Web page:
The aim of this study is to investigate the rheological behavior of jointed rock masses involved in large space-time scale deformational processes. The analysis is based on both, an experimental approach consisting of an analogue laboratory testing approach which allowed to investigate the mechanical behavior of hypothetical rock masses with different joint characteristics with overlapping effects of creep along these interfaces. Several uniaxial strength and creep lab-tests were performed on artificial specimens of concrete mixtures whose rheological properties were selected according to physic-analogical scaling criteria. The specimens were realized to represent both intact rock and jointed rock masses. Different geometrical configurations were adopted to reproduce pervasive joint sets. The laboratory results were analyzed considering the jointed rock mass as an equivalent continuum medium with a visco-plastic rheological behavior. The study allowed to correlate the major mechanical properties of the jointed rock masses to both the properties of the intact rock and the geometrical configurations of joints.
Jointed rock masses present a very complex rheology, strictly related to their discontinuous, heterogeneous and anisotropic nature. As a consequence, the overall rock mass stress-strain behavior is strictly controlled by properties of both intact rock and discontinuities (Sridevi & Sitharam 2000; Sitharam et al. 2001; Peng & Zhang 2007).
In the study of gravity induced deformations affecting the natural rock mass slopes at a large space-time scale the joint sets play a fundamental role on the creep processes which drive the deformational phenomenon. More in particular, the rheological properties of rock, the structural setting, the jointing conditions and the joint alteration strongly influence of creep phenomenon and the consequent time-stress deformations (Chigira 1992).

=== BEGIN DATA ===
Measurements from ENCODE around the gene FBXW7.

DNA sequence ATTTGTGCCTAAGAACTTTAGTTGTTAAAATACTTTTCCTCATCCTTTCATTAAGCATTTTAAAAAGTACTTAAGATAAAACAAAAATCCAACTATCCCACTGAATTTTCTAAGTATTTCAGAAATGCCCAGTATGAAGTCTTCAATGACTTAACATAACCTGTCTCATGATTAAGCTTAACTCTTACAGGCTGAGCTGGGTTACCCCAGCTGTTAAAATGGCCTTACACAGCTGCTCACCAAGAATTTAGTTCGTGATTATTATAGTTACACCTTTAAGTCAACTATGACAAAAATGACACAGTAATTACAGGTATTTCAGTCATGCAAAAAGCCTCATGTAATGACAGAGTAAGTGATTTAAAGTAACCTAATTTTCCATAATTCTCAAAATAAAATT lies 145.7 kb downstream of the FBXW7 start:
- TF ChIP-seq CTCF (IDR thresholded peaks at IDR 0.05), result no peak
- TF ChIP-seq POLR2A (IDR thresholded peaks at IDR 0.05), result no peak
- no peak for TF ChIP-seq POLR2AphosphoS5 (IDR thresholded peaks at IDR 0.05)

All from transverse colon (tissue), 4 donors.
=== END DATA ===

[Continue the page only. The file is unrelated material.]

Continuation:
In the case of the above mentioned phenomena a discrete solution for representing the involved rock mass is not reliable due to the difficulty of taking into account all the joint sets and their properties. This encourages to consider the rock mass as a continuum medium (Ramamurthy 1994; Sridevi & Sitharam 2000; Sitharam et al. 2001; Martino et al. 2004; Esposito et al. 2007; Discenza et al. 2011), i.e. in which the properties of the joints and of the rocky matrix are merged to obtain equivalent parameter values referable to the jointed rock mass. According to such an approach, rock mass strength and stiffness can be obtained by rheological models that take into account the geometrical and mechanical properties of both intact rock and joints.